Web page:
One of the most difficult and devastating experiences a parent will ever face is the death of their child. Each year there are individuals and couples who experience a miscarriage, still birth, or the death of an infant son or daughter. If this is you, we want you to know there is hope, and we are happy to help you and support you through the grief process. Here are some suggestions that may help you as you work through this challenging experience.
Know that grief is a process. There is no set timetable for your grief. Each of us must go on our own journey to work through our grief. Some days will be one step forward and two steps back but know that the pain will lessen over time.
People grieve differently. Many times one spouse grieves differently than their partner. It is essential to realize that each of us has our own way of individually grieving. Some people need to express their feelings about the loss, while other people tend to isolate more or spend more time focusing on work and other tasks. Each of you must communicate to the other what your needs are.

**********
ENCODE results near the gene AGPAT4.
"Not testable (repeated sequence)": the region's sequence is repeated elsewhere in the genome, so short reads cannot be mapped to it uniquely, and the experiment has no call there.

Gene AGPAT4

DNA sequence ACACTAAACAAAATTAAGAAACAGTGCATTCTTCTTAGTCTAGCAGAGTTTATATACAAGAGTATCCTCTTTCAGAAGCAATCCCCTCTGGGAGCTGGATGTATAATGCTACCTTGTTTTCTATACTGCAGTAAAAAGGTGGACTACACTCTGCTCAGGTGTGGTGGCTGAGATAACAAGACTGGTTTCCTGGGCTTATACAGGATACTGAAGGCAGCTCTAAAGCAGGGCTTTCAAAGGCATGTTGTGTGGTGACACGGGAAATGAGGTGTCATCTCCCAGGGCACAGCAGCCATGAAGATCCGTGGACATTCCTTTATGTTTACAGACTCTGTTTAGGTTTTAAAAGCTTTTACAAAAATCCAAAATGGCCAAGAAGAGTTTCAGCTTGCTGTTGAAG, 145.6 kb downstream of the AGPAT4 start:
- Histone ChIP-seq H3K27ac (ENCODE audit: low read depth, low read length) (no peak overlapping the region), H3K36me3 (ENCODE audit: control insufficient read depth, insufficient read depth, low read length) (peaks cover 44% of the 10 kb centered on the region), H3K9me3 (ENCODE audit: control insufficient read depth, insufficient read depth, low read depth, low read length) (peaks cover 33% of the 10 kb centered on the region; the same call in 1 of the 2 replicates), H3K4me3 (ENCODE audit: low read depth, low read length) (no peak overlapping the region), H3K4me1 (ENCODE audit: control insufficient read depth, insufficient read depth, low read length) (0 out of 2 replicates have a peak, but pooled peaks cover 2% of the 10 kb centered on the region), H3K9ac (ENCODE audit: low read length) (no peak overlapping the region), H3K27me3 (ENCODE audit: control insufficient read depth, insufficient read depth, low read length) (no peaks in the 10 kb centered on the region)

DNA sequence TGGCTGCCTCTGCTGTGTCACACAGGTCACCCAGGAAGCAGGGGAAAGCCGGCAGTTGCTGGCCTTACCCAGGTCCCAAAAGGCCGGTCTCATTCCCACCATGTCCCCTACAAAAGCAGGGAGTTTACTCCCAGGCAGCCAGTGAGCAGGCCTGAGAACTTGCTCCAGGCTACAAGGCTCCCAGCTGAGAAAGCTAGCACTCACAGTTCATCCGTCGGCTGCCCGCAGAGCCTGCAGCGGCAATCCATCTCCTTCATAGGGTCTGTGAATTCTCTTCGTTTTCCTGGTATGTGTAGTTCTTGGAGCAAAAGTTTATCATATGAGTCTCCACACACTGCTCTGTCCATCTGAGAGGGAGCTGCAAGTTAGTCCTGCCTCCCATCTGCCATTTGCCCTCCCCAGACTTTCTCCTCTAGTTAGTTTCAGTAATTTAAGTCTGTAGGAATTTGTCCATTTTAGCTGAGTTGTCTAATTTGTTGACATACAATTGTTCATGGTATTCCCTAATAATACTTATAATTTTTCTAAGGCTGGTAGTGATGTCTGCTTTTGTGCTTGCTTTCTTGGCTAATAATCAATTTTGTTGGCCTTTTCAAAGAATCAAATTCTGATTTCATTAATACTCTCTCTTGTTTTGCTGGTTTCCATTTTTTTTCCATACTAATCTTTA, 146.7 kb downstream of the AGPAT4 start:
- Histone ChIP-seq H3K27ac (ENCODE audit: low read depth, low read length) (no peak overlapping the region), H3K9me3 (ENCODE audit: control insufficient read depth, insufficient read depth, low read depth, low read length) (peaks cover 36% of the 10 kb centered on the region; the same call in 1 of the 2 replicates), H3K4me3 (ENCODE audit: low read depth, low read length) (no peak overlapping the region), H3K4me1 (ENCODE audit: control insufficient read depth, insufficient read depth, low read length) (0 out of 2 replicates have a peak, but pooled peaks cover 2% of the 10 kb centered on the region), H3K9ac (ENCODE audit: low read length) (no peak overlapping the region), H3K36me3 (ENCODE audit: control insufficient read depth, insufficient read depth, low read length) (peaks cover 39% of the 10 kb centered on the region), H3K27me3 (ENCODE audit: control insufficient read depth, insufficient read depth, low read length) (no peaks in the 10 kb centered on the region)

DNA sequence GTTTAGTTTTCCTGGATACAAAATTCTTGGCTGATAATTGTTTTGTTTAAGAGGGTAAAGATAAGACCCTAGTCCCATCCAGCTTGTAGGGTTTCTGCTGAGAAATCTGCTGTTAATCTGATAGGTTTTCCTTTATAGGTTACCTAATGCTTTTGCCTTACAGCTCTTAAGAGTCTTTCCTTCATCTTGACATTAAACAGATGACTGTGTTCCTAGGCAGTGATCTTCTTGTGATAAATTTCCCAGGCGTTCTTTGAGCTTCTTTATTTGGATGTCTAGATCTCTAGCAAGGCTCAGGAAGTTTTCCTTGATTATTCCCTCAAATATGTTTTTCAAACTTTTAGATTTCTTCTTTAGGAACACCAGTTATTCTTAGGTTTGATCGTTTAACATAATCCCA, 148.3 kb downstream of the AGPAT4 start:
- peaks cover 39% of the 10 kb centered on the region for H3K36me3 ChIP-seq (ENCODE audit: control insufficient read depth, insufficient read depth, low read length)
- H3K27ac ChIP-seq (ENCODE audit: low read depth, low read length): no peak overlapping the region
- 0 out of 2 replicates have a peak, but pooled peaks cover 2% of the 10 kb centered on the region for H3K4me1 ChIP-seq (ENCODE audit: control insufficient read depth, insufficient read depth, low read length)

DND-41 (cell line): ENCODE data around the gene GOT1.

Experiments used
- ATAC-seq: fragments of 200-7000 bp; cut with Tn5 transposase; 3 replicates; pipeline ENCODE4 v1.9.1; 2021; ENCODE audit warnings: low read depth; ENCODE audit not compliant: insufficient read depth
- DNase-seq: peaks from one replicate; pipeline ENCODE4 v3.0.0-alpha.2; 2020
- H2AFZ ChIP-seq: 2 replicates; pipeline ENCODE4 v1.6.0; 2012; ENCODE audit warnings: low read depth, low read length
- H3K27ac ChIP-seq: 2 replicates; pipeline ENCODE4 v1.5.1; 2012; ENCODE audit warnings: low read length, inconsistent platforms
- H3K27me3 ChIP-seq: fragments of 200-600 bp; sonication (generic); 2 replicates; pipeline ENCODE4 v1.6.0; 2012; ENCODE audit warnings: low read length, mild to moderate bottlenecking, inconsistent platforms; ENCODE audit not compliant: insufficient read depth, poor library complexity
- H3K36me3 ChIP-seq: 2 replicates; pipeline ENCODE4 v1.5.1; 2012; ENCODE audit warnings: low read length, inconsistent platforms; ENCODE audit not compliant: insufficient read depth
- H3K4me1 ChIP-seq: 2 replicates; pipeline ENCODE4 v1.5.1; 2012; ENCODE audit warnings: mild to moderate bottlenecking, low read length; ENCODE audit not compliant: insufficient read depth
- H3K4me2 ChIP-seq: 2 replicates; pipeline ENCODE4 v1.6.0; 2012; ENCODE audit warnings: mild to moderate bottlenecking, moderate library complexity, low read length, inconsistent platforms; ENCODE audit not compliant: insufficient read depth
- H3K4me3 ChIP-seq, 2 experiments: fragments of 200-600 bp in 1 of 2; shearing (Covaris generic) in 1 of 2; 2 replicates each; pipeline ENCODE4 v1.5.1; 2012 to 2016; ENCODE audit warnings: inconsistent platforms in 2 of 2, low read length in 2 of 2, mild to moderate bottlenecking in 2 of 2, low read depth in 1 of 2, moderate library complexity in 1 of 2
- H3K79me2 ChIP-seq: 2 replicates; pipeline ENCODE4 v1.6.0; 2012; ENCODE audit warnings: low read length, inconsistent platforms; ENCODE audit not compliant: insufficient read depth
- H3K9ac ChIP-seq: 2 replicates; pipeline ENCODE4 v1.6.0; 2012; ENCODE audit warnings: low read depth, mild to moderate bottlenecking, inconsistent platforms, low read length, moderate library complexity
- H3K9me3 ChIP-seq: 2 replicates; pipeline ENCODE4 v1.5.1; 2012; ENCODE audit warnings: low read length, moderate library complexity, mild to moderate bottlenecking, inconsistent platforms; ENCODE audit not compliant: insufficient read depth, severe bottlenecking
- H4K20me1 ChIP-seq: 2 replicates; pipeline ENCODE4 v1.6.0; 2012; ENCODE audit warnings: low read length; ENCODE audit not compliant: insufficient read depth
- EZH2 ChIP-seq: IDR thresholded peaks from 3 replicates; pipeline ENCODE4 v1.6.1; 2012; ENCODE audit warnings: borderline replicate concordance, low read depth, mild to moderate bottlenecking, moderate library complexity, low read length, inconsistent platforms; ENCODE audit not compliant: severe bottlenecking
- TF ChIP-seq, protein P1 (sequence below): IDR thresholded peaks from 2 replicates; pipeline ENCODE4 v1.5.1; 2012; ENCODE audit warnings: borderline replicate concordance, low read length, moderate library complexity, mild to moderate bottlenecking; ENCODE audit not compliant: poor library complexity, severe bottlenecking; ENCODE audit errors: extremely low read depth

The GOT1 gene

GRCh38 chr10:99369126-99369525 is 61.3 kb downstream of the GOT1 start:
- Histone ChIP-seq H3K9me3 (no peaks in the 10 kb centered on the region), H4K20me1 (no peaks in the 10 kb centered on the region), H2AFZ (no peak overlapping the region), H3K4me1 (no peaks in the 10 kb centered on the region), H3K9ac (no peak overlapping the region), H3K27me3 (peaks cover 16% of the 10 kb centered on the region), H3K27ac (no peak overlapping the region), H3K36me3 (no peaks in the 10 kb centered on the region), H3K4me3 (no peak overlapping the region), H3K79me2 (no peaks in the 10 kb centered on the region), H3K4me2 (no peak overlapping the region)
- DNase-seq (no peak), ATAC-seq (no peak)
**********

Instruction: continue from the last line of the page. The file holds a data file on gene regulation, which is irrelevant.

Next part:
Consider doing something special in remembrance of your child. It can be very healing to do something in memory of your child. Some ideas are lighting a candle on special days, planting a bush or tree, or making a special photo album of pictures of your child.
Reach out to others for support. When you are having a difficult day, be proactive and reach out to a friend or family member. There are also books written on infant loss and support groups that can be helpful. People who have experienced a similar loss can better understand your feelings and can often give you useful suggestions of what helped them get through this difficult time.
Try to let go of unhelpful comments. There will be people who mean well but say unhelpful things. When someone says something you find hurtful, remind yourself that the individual was most likely trying to be comforting and helpful but just didn’t know the best way to do so.
Provide good self-care for yourself. Eat a variety of nutritious foods, get adequate sleep, exercise, and do something fun each day to take good care of yourself.
Plan ahead for difficult days. Holidays and anniversary dates of the death of your child will usually be more difficult days. Knowing this, you can reach out in advance to others for support for that day.
We want to express our sincere sympathy to you on your loss. Please don’t hesitate to contact us at Water’s Edge Counseling & Healing Center if your grief symptoms worsen and you need professional help.
– Pam Brown, APRN, PMHNP-BC, MPA, Family Psychiatric Mental Health Nurse Practitioner